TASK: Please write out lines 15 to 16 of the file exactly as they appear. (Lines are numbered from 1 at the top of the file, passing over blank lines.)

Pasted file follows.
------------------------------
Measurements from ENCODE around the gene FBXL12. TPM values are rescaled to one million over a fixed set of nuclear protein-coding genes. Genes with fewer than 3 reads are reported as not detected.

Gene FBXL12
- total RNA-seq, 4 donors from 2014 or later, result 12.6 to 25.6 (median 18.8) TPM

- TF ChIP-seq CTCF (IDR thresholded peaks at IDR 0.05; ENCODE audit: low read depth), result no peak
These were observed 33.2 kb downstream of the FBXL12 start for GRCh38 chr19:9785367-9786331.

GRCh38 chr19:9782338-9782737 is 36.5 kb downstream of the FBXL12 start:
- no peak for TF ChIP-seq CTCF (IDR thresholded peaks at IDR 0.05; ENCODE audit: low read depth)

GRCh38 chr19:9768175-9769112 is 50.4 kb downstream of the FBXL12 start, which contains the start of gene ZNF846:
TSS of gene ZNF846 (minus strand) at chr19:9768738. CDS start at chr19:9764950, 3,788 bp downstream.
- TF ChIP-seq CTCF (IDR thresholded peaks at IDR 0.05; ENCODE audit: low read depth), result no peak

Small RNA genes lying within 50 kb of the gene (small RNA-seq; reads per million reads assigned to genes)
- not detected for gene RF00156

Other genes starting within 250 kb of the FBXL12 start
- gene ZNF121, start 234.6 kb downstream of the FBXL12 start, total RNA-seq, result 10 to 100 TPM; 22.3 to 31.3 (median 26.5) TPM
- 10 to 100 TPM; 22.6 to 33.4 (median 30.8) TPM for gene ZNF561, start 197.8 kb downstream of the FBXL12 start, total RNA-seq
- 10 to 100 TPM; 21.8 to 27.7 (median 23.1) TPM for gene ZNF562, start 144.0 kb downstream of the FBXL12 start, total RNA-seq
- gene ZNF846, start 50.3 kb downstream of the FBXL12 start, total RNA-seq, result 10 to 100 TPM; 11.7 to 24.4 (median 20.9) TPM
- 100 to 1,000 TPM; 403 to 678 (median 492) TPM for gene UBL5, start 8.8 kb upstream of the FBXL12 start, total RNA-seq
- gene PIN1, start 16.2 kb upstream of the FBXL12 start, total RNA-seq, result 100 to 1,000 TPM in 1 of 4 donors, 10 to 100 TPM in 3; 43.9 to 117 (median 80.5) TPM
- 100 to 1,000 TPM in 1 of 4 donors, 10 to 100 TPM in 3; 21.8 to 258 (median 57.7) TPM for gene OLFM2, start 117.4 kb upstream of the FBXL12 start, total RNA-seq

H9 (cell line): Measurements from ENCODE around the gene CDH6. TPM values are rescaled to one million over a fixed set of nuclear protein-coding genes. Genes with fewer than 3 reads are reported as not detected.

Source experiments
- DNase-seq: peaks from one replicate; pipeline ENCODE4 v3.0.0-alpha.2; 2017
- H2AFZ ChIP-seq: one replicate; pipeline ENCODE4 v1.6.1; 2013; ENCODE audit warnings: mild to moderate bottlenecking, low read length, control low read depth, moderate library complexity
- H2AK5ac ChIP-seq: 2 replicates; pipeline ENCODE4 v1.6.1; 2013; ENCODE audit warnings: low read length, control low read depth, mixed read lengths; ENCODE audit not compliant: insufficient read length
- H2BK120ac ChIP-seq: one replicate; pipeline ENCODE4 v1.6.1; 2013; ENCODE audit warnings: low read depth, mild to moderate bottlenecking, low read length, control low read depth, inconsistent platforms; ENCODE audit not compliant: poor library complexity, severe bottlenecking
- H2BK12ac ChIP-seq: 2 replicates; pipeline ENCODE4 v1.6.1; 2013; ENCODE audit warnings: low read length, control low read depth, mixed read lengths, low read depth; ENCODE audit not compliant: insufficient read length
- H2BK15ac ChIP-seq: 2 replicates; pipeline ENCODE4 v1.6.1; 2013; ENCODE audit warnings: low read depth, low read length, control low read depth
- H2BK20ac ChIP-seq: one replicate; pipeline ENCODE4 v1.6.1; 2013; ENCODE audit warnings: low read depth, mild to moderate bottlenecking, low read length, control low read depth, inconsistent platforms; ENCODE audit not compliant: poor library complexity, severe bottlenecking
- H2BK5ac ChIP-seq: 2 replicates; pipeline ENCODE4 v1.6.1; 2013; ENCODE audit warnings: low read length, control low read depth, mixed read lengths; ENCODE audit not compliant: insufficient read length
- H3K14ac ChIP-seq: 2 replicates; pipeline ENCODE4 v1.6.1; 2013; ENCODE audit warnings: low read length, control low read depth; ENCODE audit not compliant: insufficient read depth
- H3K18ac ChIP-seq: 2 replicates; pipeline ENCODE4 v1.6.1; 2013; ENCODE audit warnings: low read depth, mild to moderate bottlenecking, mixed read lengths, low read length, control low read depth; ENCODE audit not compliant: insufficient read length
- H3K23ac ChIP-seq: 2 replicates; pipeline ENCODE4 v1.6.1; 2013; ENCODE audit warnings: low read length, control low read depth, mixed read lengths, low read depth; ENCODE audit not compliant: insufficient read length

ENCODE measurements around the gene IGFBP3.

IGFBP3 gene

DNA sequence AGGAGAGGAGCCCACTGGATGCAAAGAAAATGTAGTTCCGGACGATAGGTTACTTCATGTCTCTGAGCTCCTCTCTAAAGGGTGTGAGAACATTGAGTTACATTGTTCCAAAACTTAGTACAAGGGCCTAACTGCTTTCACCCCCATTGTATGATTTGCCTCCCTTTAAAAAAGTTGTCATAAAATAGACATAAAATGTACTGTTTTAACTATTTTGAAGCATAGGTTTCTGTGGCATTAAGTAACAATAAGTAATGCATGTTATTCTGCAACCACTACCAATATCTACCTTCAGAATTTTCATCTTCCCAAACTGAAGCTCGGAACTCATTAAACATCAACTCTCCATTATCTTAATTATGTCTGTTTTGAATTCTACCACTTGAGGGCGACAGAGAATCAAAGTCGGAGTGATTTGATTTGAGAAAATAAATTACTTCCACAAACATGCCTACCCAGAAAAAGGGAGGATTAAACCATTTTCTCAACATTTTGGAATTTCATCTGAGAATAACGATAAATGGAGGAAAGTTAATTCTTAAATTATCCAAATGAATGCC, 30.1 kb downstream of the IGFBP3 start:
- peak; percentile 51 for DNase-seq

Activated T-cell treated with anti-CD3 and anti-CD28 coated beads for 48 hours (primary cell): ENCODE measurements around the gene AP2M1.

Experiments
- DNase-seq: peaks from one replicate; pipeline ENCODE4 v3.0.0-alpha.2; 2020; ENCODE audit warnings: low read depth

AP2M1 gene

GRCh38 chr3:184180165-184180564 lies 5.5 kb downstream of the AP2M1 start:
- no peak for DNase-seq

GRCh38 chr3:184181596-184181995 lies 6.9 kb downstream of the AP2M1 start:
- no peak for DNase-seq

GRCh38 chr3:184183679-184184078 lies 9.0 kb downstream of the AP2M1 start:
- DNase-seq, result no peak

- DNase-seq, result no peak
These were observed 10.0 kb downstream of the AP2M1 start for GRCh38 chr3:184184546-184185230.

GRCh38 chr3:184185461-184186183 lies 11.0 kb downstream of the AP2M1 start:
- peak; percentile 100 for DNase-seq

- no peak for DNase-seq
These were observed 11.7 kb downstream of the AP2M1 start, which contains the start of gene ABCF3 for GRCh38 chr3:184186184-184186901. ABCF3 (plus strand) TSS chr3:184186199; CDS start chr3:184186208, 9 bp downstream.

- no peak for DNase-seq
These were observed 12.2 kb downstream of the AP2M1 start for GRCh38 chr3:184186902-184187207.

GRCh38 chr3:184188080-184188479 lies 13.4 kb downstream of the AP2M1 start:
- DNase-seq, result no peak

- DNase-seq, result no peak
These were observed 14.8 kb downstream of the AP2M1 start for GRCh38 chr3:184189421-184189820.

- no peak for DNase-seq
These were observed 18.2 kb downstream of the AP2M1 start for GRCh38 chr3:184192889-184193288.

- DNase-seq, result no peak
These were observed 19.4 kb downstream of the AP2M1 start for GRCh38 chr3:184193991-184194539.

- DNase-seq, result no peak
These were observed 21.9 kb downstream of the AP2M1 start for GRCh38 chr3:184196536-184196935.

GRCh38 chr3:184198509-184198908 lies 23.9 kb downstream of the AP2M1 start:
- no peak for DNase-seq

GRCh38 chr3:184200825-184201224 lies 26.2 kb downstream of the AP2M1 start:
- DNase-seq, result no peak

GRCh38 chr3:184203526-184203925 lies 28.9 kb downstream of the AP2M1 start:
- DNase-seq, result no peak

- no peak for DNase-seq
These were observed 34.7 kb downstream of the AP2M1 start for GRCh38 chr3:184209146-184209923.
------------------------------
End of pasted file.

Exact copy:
- 10 to 100 TPM; 22.6 to 33.4 (median 30.8) TPM for gene ZNF561, start 197.8 kb downstream of the FBXL12 start, total RNA-seq
- 10 to 100 TPM; 21.8 to 27.7 (median 23.1) TPM for gene ZNF562, start 144.0 kb downstream of the FBXL12 start, total RNA-seq